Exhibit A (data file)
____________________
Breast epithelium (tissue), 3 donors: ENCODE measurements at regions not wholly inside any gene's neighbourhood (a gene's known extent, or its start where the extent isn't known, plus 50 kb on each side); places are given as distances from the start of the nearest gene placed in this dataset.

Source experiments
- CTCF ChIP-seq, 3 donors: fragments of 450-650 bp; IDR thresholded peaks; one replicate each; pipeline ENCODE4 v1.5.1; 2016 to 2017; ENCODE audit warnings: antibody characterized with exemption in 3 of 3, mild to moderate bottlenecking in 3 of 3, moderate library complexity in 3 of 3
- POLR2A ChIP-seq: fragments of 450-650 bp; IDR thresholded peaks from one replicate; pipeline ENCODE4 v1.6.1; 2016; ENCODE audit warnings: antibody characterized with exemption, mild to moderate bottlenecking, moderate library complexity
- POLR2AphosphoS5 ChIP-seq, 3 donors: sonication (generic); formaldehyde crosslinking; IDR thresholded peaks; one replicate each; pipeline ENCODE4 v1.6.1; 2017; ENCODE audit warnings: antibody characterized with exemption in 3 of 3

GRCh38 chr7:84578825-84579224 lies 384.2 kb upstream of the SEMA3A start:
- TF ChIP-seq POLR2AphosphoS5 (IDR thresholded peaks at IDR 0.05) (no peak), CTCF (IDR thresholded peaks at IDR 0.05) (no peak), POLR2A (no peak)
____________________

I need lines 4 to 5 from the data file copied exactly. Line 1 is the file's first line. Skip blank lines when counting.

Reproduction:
- POLR2A ChIP-seq: fragments of 450-650 bp; IDR thresholded peaks from one replicate; pipeline ENCODE4 v1.6.1; 2016; ENCODE audit warnings: antibody characterized with exemption, mild to moderate bottlenecking, moderate library complexity
- POLR2AphosphoS5 ChIP-seq, 3 donors: sonication (generic); formaldehyde crosslinking; IDR thresholded peaks; one replicate each; pipeline ENCODE4 v1.6.1; 2017; ENCODE audit warnings: antibody characterized with exemption in 3 of 3